This dissertation is comprised of three chapters that analyze agency conflicts in the U.S. mutual funds. The first chapter is an introduction. In the second chapter, I assemble a unique dataset to examine outsourcing in the mutual fund industry. For the population of outsourced mutual funds I document that neither their performance nor their incentive structure differs significantly from mutual funds managed in-house. However, for a smaller sample of funds managed by advisors that concurrently have funds through in-house and outsourced contracts, I document significant under-performance of outsourced funds. Using return gaps and IPO allocations, I find support for the hypothesis that conflicts of interest lead advisors to favor their in-house funds over the funds they manage on behalf of unaffiliated companies. In contrast, I only find weak evidence for the alternative hypothesis that under-performance of outsourced funds is due to differences in risk taking behavior.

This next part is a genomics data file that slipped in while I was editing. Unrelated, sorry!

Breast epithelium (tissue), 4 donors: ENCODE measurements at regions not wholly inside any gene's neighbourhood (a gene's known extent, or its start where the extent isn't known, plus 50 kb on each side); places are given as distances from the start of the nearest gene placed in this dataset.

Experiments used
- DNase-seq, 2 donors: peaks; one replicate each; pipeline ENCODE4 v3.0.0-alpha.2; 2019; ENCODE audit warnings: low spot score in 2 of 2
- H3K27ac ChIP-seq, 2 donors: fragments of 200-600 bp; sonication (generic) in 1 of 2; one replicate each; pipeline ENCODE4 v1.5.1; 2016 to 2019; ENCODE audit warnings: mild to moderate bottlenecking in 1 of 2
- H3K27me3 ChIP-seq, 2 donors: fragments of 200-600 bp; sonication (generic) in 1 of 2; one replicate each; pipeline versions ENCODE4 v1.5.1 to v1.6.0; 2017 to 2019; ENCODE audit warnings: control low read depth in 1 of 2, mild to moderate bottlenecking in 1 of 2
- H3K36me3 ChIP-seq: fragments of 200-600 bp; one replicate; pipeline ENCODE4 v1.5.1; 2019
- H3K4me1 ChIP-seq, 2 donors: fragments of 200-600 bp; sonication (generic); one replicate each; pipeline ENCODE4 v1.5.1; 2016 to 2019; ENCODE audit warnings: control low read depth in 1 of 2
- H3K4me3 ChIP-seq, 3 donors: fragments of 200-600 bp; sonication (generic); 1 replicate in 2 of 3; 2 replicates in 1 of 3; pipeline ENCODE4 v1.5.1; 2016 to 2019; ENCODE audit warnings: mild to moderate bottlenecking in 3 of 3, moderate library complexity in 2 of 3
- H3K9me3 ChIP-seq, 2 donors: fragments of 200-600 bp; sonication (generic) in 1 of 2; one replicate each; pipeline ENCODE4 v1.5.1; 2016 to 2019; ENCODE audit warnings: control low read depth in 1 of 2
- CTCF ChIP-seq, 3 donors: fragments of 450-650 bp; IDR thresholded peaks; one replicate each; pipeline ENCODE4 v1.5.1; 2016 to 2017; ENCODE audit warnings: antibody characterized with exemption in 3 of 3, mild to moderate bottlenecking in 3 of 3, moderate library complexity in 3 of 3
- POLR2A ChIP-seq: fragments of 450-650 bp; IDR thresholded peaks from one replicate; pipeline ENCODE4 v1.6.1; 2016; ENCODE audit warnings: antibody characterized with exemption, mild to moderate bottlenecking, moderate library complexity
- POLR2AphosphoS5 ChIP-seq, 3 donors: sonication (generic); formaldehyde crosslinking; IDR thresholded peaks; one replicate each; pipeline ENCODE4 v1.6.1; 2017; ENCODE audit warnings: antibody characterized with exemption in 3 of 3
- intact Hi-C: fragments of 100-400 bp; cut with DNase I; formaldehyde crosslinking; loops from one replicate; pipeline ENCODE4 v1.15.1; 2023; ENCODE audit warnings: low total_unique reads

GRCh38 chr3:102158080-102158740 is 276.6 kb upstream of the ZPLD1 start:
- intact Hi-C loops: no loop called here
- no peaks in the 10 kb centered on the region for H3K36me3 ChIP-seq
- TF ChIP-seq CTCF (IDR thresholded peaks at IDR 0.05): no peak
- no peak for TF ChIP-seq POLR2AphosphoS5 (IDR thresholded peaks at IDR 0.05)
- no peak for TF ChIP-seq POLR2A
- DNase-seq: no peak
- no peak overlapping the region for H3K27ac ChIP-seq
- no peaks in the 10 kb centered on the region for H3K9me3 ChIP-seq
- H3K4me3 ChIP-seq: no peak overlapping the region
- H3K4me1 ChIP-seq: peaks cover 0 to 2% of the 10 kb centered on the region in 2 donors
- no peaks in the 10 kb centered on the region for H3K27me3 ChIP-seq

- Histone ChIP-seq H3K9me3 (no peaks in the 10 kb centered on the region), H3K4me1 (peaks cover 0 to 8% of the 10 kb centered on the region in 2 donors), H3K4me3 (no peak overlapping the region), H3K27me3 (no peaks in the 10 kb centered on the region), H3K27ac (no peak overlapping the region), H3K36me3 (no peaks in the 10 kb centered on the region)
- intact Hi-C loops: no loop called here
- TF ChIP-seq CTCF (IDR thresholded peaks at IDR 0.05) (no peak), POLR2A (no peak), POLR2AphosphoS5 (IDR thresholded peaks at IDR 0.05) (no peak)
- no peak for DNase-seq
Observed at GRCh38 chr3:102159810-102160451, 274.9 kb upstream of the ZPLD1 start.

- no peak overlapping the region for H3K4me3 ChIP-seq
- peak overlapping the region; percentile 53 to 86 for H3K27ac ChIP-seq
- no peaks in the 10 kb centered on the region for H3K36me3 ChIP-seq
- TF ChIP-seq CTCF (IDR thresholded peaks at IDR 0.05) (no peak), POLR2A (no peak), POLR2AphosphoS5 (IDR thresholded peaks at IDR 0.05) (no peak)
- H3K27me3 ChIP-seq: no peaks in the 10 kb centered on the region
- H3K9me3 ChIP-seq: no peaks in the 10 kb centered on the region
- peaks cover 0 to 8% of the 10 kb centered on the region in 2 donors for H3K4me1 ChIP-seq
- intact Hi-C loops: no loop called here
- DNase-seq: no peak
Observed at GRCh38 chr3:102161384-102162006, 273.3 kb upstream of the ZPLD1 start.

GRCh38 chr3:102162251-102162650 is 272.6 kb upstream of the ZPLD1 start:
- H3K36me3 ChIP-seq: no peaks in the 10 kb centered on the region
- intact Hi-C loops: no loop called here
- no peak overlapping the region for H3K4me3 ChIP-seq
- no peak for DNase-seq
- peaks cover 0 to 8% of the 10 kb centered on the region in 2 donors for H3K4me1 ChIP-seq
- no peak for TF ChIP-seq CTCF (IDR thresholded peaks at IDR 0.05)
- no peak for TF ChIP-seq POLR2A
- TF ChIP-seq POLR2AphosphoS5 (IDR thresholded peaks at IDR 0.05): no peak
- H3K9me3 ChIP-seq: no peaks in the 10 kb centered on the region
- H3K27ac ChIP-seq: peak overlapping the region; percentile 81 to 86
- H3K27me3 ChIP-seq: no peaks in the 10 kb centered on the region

In the third chapter, I construct a new measure that tightens the link between stock return patterns around quarter-ends and the likelihood that these patterns result from mutual fund portfolio pumping. Both the level and the concentration of mutual fund ownership explain temporary stock price increases at the end of the quarter. I show that pumping is particularly pronounced among the best- and worst-performing funds and document a distinctive increase in this activity during the 1997-2001 period. The sharp decrease in portfolio pumping after 2001 is most likely due to academic and media attention that spawned investor activism and SEC enforcement actions. These changes in regulatory attention and scrutiny markedly affected the behavior of mutual fund managers.